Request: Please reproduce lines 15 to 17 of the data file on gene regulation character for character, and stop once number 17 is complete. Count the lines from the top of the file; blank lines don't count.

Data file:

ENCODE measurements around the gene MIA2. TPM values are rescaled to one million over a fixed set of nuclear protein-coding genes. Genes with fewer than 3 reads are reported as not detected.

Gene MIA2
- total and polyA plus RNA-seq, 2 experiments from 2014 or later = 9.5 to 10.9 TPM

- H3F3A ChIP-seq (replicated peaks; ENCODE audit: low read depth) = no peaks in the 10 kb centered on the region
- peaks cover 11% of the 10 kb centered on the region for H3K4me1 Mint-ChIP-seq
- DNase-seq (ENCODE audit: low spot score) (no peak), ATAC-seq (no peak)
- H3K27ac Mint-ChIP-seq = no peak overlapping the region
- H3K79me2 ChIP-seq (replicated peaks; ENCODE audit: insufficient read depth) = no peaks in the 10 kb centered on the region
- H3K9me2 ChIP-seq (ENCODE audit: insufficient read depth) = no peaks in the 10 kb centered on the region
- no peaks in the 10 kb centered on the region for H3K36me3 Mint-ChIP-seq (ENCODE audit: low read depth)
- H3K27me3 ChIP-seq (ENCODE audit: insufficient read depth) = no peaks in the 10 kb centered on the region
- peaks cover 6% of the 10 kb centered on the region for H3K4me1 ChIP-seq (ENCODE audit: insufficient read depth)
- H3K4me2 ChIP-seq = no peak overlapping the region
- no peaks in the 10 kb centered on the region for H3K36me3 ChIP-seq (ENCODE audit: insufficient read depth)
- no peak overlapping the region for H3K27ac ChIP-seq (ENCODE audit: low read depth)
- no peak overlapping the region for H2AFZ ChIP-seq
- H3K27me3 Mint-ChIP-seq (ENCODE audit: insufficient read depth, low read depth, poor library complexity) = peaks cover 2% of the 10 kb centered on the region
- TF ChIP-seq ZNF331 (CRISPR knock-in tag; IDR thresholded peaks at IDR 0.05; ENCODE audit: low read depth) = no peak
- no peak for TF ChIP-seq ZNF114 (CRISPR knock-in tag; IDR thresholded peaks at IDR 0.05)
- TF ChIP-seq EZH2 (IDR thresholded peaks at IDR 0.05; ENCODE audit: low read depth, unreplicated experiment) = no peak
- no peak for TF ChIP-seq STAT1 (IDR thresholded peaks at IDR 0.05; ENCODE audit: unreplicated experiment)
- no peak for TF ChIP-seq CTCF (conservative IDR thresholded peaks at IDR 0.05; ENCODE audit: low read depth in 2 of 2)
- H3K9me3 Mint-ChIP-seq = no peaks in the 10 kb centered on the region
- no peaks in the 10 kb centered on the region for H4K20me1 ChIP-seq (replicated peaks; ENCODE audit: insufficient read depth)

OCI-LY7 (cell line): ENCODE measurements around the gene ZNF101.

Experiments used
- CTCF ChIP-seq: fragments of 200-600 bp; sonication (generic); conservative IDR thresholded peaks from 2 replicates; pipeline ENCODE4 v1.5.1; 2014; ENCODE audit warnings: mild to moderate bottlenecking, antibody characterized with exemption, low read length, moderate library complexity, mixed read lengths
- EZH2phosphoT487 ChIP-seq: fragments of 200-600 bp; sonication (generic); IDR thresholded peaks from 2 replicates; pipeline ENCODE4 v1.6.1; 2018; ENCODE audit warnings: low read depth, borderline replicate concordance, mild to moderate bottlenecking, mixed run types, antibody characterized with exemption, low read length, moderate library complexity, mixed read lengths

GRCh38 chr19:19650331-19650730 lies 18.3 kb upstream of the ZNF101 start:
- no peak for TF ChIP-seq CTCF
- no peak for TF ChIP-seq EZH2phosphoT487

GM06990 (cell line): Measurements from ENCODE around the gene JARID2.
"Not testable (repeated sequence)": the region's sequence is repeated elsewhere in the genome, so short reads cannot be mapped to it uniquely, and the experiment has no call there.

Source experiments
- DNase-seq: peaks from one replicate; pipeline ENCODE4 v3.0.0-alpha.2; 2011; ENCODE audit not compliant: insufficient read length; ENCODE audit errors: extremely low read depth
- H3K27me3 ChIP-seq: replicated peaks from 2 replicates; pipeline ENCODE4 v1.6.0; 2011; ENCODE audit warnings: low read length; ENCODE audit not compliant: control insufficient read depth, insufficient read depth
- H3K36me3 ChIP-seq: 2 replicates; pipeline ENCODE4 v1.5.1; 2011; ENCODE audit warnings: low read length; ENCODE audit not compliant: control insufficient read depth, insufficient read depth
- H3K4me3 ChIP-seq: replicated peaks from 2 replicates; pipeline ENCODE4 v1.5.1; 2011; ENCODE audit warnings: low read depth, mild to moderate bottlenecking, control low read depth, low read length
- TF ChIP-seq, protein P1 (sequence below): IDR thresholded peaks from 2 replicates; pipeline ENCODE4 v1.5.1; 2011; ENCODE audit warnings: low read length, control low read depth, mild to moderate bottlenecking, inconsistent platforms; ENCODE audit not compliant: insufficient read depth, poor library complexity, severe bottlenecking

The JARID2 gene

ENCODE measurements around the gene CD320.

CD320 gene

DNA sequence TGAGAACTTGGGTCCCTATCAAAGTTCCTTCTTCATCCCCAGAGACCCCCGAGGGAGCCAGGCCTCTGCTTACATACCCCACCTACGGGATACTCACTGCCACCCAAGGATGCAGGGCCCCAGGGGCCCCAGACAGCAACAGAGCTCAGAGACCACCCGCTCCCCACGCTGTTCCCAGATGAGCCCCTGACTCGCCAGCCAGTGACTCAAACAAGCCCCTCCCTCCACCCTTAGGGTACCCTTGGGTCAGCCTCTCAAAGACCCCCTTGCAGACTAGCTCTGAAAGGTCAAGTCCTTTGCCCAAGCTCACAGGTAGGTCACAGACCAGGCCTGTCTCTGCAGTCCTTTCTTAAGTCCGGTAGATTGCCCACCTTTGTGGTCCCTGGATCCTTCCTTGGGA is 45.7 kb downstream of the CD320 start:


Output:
- no peak overlapping the region for H3K27ac ChIP-seq (ENCODE audit: low read depth)
- no peak overlapping the region for H2AFZ ChIP-seq
- H3K27me3 Mint-ChIP-seq (ENCODE audit: insufficient read depth, low read depth, poor library complexity) = peaks cover 2% of the 10 kb centered on the region